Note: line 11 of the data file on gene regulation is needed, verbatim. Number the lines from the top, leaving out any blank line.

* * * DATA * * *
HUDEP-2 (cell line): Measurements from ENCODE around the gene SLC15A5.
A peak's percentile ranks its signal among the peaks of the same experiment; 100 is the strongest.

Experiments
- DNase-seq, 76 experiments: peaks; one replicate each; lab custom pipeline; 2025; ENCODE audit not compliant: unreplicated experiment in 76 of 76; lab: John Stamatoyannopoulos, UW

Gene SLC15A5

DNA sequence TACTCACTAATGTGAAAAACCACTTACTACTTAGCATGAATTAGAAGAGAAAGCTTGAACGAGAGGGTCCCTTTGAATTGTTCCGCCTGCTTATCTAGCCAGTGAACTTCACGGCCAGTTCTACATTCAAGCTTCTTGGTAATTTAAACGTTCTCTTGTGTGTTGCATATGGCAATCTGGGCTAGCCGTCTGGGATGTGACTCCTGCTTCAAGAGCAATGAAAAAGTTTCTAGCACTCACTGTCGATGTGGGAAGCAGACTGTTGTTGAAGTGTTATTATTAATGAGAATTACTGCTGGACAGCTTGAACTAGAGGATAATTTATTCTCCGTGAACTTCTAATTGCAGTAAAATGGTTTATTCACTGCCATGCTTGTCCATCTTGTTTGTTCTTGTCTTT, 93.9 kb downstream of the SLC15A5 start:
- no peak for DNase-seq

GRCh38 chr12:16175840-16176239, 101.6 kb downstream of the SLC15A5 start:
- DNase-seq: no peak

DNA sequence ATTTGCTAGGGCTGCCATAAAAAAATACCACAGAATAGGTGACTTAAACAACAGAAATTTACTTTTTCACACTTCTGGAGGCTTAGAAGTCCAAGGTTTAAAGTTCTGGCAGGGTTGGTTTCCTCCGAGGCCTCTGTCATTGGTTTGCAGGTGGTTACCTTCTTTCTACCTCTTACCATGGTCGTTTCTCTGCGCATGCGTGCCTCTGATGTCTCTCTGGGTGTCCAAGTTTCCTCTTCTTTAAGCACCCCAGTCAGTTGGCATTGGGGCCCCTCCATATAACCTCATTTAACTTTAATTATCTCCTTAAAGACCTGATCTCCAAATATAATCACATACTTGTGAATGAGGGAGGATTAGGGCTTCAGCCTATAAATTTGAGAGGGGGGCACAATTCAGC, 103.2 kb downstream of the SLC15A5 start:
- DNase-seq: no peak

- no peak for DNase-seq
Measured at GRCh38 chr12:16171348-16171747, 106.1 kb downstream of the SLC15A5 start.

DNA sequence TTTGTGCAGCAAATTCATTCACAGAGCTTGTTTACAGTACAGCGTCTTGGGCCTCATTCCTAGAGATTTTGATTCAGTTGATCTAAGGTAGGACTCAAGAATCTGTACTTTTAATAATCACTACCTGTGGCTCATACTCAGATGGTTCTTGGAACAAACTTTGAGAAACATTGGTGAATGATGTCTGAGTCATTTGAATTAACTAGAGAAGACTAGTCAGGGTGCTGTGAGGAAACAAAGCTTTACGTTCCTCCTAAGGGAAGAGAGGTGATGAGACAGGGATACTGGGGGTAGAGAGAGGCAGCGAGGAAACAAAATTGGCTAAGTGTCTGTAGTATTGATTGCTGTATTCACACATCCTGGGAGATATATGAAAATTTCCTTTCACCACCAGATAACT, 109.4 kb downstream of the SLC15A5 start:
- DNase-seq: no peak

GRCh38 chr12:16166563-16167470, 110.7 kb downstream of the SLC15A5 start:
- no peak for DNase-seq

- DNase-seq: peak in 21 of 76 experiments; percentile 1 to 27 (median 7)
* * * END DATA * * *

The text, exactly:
- DNase-seq: no peak